I press dandelions and lavender and carnations
into my diary at the end of the night,
a sacred performance of red
roses ironed between school textbooks.
elusive as a dandelion,
whose withering eyelids
I want to embrace,
butterfly-lashes and petal fingertips,
taunting, so tenderly, along my thigh.
black tulips & dahlias & bat orchids,
crying specters & dusted relics,
tears caught in dixie cups,
pebbles placed on headstones.
Our bodies are cemeteries.
Let stems entangle,
and if I am to perish first,
add me to those pages,
brittle leaves & stunted perfumes.
They are yours to keep.
I thank our spirits
for this ineffable ruin—
nation of the untouchable:
paper cranes on your windowsill,
the ivory piano key you keep hidden in your desk,
the daily soliloquies you record,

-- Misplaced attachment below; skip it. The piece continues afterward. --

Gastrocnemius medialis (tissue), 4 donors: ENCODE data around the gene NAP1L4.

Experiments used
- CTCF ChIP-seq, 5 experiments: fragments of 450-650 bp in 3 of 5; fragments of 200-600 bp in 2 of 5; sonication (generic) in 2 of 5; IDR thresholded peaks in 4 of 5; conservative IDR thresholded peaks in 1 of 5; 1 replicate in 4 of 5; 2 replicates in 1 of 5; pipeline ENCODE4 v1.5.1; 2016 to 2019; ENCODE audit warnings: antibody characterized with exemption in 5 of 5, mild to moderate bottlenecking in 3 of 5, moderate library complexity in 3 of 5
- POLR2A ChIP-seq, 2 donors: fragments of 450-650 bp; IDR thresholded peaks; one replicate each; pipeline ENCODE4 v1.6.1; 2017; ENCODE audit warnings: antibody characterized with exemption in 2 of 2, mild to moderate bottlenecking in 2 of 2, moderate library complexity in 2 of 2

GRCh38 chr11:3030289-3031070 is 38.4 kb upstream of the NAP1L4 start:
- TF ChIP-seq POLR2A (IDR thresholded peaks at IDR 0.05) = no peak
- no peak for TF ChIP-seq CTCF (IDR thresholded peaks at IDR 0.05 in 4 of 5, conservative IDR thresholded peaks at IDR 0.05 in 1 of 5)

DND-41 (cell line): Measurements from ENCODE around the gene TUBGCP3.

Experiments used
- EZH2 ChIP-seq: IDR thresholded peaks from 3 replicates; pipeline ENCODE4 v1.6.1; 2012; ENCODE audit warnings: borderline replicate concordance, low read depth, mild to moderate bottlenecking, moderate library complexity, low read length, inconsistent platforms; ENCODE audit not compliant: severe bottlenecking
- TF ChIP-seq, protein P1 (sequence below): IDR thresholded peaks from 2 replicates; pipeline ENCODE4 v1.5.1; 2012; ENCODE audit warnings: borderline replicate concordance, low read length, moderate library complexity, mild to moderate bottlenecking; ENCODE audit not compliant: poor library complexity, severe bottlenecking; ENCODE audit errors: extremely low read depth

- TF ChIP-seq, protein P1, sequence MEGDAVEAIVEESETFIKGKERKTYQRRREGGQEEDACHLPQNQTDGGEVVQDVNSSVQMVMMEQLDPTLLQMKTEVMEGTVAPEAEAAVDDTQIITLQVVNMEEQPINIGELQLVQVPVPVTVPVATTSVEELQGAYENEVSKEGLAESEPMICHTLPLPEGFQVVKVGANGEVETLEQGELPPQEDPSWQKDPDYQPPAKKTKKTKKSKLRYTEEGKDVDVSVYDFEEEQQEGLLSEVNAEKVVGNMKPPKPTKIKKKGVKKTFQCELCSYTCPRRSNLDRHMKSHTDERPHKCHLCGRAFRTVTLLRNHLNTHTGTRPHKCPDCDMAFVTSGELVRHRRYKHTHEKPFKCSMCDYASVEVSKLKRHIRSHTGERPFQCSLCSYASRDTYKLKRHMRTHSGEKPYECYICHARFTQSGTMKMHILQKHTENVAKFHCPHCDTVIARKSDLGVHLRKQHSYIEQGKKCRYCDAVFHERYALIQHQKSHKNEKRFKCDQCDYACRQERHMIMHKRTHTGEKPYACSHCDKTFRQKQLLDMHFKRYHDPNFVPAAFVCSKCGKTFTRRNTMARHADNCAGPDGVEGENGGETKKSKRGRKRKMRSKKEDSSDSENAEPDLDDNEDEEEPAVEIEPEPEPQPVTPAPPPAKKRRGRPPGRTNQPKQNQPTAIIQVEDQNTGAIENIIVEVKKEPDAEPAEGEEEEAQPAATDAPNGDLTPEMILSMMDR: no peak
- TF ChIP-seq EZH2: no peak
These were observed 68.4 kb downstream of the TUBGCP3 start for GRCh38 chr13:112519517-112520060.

the way you over-pronounce my name,
waltzing on muddy grounds.
Ghosts rest on your knuckles,
questions mark your dimples and
stars panic along your chin.
(Would you know the number of wrinkles in my palm?)
I’m sure she has written atlases
mapping your body,
which eye is the first to puddle,
the way you kiss when your oxygen drops,
You peek your head through the
door frame and whisper
You linger with me,
you leave with her.
With those passing glances, I know,
I am merely a phantom romance.
Yet, I am still a believer
in ghosts, that my hyacinths will live longer,
that no one will read my diary,
that my collection of flattened flowers will stay preserved.
So I wake up and offer a bouquet of yellow roses.
I attempt to restore your faith through
prayers or morning corn muffins, buttered and hot.